Q: What do you think are the biggest missteps among retail loyalty today?
Feuer: Most of the big missteps involve promising something you can’t deliver. Airlines for example – you get your rewards points and you can fly to the moon. It’s something that can’t be delivered. Consumers are very smart and they realize this is not a charitable thing; (companies) are doing it to enhance the relationship with the consumer and improve business. But if you have to jump through hoops to get it, you don’t need it.
Q: How did OfficeMax manage its staff to enhance customer loyalty?
Feuer: It goes back to some of the basics. We would tell the people managing these programs, ‘You don’t work for us, you work for the customer.’ You’re their advocate and your only objective is to solve whatever it is they want solved. Then you own them for life … You may have to give in a little bit on one thing but then you have a customer who is an advocate, and they tell one person how good you are rather than 20 people how bad you are.
Q: You dedicate a chapter of the book to communication. What are the three requirements to effective brand promotion?
Feuer: It’s the old who, what, why, where and when, meaning that people have a very difficult time being able to crystalize what they mean to say. It’s a matter of getting the facts out quickly, and people knowing what you want them to do. People talk too much about the bottom line.
Q: You also write about unlikely alliances. Can you provide some examples of atypical partners through which retail loyalty operators could align?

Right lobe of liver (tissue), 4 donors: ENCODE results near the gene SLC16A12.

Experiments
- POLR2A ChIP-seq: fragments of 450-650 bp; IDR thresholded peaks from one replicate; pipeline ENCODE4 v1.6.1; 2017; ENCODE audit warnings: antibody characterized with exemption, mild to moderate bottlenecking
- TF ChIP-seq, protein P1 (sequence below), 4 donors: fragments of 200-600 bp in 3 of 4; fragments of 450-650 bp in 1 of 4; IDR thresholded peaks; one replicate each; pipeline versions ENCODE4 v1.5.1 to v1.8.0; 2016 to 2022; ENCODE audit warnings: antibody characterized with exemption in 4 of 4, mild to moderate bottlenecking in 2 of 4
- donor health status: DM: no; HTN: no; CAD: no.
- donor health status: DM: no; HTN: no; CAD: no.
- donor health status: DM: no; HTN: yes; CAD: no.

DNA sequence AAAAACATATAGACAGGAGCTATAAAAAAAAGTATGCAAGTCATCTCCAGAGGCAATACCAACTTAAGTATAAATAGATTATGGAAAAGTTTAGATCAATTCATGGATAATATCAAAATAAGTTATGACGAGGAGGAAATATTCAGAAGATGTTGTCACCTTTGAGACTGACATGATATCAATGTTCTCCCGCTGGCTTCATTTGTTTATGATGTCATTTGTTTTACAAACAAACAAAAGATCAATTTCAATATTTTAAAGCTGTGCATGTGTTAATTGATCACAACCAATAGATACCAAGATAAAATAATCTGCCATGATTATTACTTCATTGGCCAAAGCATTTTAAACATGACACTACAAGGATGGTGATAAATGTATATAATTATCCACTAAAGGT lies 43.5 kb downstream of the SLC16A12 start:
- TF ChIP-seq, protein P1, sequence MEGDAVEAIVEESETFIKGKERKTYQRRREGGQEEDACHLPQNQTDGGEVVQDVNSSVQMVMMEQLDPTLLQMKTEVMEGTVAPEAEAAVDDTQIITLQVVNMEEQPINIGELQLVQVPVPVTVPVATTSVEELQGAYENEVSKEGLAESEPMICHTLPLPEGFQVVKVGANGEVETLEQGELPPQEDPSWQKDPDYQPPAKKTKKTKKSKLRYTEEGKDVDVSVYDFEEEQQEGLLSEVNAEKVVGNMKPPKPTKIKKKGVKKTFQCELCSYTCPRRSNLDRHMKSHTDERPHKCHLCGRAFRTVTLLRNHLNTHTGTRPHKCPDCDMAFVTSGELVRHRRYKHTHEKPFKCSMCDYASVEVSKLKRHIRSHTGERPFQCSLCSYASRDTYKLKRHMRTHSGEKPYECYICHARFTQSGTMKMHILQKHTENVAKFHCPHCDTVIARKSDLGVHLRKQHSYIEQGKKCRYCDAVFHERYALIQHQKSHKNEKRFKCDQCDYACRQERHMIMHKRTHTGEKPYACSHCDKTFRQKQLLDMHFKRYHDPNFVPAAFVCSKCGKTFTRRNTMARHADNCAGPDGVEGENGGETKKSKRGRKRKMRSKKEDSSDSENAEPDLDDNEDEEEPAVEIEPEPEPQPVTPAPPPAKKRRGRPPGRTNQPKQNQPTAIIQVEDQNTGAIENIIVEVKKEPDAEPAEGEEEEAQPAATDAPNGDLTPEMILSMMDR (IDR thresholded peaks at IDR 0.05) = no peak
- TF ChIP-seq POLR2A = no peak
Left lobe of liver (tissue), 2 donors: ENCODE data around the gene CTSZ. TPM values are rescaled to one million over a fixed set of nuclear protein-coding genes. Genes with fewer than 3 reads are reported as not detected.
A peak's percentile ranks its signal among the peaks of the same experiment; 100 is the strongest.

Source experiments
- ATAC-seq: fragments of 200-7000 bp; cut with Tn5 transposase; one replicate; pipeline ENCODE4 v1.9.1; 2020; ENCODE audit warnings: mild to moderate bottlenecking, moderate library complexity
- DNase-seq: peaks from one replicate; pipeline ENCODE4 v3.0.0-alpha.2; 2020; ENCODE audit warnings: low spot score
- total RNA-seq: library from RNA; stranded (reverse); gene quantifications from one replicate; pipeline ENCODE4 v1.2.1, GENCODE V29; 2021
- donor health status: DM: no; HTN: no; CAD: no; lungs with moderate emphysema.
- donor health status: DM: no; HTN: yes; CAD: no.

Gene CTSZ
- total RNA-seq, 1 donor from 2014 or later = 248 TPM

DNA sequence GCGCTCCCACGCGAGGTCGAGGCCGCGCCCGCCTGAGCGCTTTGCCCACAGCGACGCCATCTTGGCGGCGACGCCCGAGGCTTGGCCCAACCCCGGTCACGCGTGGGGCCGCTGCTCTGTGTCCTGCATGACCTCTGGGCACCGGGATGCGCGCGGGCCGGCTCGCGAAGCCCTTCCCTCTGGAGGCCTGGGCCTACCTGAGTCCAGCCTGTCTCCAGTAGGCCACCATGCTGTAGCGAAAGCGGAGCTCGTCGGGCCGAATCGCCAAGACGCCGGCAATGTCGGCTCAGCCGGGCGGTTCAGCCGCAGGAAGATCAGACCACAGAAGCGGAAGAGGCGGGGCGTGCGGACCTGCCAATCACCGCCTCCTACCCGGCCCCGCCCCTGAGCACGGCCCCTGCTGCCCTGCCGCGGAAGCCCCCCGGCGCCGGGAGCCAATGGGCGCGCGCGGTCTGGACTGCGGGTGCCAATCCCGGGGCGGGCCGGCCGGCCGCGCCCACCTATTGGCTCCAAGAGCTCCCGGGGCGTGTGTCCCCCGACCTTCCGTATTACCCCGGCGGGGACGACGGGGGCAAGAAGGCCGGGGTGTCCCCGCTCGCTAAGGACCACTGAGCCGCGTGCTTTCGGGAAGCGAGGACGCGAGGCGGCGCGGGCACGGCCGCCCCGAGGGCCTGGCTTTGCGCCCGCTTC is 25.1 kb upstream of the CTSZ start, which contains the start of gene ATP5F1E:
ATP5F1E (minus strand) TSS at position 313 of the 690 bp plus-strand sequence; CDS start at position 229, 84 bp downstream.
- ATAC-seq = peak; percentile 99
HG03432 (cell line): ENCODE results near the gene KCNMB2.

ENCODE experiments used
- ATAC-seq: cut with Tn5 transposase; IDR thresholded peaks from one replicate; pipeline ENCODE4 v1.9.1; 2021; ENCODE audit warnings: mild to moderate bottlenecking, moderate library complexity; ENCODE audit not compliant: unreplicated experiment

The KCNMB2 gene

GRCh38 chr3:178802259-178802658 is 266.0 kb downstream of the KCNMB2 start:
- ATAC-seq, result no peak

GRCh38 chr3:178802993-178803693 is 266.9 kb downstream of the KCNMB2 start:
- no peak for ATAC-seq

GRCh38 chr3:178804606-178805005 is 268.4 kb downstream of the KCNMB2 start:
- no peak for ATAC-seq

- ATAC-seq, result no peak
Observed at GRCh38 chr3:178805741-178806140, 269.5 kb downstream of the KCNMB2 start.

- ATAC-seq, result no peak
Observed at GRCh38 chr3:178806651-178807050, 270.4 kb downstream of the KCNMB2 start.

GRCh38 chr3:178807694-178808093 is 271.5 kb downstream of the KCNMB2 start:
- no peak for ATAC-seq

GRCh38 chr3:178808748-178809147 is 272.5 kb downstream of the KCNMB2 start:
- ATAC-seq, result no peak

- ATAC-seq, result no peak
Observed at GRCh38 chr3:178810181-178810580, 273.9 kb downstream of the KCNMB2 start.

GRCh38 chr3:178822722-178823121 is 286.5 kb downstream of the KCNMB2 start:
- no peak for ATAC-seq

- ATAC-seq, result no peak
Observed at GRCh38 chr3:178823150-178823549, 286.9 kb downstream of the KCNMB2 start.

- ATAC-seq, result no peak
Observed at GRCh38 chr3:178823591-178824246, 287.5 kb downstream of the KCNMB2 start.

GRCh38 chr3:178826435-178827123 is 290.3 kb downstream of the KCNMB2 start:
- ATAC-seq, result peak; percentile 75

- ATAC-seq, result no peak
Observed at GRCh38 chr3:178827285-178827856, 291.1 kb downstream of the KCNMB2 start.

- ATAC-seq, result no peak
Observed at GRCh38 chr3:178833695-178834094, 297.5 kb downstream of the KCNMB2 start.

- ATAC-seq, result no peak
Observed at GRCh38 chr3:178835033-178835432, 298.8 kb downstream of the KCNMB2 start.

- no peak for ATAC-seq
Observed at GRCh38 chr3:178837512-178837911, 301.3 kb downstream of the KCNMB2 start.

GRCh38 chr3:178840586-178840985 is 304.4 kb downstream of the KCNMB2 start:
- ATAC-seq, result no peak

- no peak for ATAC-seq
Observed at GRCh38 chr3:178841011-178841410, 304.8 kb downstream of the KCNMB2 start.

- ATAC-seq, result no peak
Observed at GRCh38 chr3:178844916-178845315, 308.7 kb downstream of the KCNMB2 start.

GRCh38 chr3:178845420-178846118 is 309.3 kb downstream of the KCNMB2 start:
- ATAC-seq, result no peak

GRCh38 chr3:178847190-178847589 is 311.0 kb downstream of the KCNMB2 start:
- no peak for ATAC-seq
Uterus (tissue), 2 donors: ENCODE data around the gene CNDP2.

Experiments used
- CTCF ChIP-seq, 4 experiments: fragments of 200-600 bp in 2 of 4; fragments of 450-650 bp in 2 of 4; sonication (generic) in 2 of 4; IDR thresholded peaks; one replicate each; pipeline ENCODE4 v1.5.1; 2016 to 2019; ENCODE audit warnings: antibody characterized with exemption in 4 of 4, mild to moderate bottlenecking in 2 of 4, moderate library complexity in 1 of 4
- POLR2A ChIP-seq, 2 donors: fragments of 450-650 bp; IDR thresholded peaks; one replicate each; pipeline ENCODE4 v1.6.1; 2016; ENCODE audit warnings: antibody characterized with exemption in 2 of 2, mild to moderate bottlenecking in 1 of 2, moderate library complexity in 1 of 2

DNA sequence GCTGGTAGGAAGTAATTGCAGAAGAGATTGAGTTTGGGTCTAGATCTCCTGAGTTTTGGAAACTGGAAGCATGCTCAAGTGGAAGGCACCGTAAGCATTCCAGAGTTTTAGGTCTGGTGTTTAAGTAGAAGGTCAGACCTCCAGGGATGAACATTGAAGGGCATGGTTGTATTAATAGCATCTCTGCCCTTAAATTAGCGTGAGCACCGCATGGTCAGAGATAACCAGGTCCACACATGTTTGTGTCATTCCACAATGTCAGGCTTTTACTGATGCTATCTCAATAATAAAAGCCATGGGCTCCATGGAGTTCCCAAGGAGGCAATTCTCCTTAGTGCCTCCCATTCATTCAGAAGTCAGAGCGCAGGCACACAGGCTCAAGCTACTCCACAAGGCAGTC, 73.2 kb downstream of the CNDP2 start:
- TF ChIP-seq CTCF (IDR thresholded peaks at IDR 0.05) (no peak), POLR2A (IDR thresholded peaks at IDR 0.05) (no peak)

Feuer: Let’s say your selling an air freshener for a car. Why don’t you offer a discount on an oil change through a local lube stop? This is an automobile, so you can enhance your program through an ancillary benefit. You spend more time in the car so you buy more air fresheners. Or look at competitors. Say you have a common objective with a competitor to sell water on Sunday, assuming it’s not legal. You can form an alliance before city council. It’s the old story in life and business – keep your friends close and your enemies closer.
Q: You reference the risks of inertia in several columns. What tactics did OfficeMax use to support your vigil for constant improvement?
Feuer: The No. 1 job of a leader is to always look for ways of keeping the game fresh, and doing the same things but doing them better. One of the frustrations in life is (hearing) ‘We’ve always done it that way.’ If you’ve always done it that way then you’re not changing it and if you’re not changing it then someone in a garage will. If you’re not making change then you’re a victim of change. That’s with everything, from your incentive program to your product.
Q: What advice would you give a merchant wanting to build and retain customer loyalty today?
Feuer: This sounds really goofy but how about find ways to treat the customer the ways you want to be treated and look for simple things; low-hanging fruit. You don’t have to be a rocket scientist to do great things. Close the door, turn out the light and think. What is it our product, goods or service can do to better serve somebody?